Monday, June 23, 2008

The 19th Hole: Not All is Lost

Did anyone notice that Stewart Cink put several of his choking performances this season behind him to capture a one shot victory at the Travelers Championship? I hope so. It was a compelling win for a nice guy that is very talented. He held off a bid from Hunter Mahan for a repeat performance and a successful title defense.

Among the players that did not win, there were some other stories of note. Heath Slocum, who had some well earned momentum with a Sunday 65 at Torrey Pines, fell just shy of victory. US Open first round leader Kevin Streelman made a serious paycheck that went a long way to guaranteeing his Tour future. And, not least of all, Vijay Singh finished in the top 5 after he complained that the Brits are lazy and content to lose. Singh somewhat backed up those remarks despite not winning the tournament.

If you are a real golf fan, though, you knew all of those things. A real golf fan watched a good percentage of the golf tourney on television, or at least caught up on the game stories or the highlights. They will always be there to watch golf on television, show up in person, and read the golf pages of the sports section – with or without Tiger Woods.

The media has been clamoring that the PGA Tour simply cannot be the same for the rest of the season without Tiger Woods. That is true and no consumer of media would dispute that claim.

Kenny Perry declared that Woods is the Tour. Retief Goosen admitted as much as part of his effort to back down from goofy comments that Woods may have been faking his knee and leg injuries.

In fact, the remainder of this season for the Tour will not be economically impacted in an extremely negative fashion because of those contracts. After all, Tim Finchem and company have also negotiated lengthy tournament sponsorship deals with organizations interested in exposure to the Tour, even if they are not a part of the 15 events that Woods is guaranteed to play every year. Also, it is on Woods’ back that the PGA Tour has negotiated extremely lucrative television deals for three consecutive contracts.

Still, there is no denying the tremendous impact of Woods on the popularity of the sport in the mainstream of our culture. The US Open had its highest rating since the Nicklaus era because of Woods’ involvement and, ultimately, his triumph. With no offense to the sport, Rocco Mediate, or Mike Davis and the USGA, but the numbers simply would not have been as high if it were Lee Westwood and Mediate coming down the back nine alone.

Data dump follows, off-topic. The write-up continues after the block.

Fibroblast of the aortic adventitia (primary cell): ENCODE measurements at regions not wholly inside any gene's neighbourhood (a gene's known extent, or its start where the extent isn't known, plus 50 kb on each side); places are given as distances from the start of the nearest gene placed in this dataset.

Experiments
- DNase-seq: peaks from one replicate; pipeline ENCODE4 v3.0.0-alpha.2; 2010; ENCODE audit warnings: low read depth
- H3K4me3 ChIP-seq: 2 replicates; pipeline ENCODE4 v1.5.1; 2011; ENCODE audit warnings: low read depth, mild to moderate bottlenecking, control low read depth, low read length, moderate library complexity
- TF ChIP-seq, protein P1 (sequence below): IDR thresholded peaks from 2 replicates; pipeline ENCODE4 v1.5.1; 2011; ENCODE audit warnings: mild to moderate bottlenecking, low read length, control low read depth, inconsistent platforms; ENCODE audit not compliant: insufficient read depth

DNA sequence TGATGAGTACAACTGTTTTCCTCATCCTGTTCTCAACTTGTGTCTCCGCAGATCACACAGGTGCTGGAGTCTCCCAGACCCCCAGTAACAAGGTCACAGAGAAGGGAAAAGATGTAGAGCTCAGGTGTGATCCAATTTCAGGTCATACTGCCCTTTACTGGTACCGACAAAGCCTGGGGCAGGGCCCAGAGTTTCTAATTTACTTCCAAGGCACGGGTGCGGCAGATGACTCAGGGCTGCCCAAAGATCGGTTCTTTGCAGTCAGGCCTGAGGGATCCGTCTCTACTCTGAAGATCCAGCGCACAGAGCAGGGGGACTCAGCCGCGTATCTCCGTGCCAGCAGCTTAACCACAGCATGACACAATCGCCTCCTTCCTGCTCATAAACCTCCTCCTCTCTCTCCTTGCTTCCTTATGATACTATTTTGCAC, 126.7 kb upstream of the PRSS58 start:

The show must continue, though. There are two majors to be played, a FedEx Cup to be awarded, and a Ryder Cup to be played. In fact, it is because of these four events that the Tour season can be salvaged or even considered a success.

The Open Championship at Birkdale and the PGA Championship at Oakland Hills will prove to be opportunities to see what major championship golf is like without Woods. It provides Phil Mickelson two chance to exorcise the specter of Winged Foot. Ernie Els has a chance to get closer to the career Grand Slam with a win outside of Detroit. Perhaps one of the young guns that have had a serious impact week to week will break through and win. Maybe Anthony Kim will be coronated as the successor to Tiger Woods.

The FedEx Cup will serve to prove who the second best golfer on Tour is at present. In that regard, it may actually help the format. After Woods’ late summer run last season, the FedEx Cup would have been buried had Woods not become its first champion. With Woods on the shelf this summer, there is no chance for that to happen. Instead, the Playoffs will be conducted with new volatility in the point structure and may help to decide how well the format does in creating excitement for the Tour. Also, if the FedEx Cup winner is not considered a total fluke (still almost impossible given the system in place), then he may be elevated to superstar status in the process.

And obviously the Ryder Cup will still mean a whole hell of a lot. It is the one patriotic competition that really matters anymore – mainly because the USA keeps getting crushed. With the home turf advantage and a friendly course to Americans in Valhalla, the Americans can answer if the stacked deck will be enough to finally win the Ryder Cup again. They can also disprove the myth that the best talent wins the Ryder Cup. It is a notion that Europe has been defying for almost 25 years now. Finally, it is the Americans’ turn.

Sure, I miss Tiger Woods and I certainly wish him a speedy recovery. But, alas, not all is lost. There are still three solid months of golf to go in the season and many compelling reasons to stay tuned.

No comments: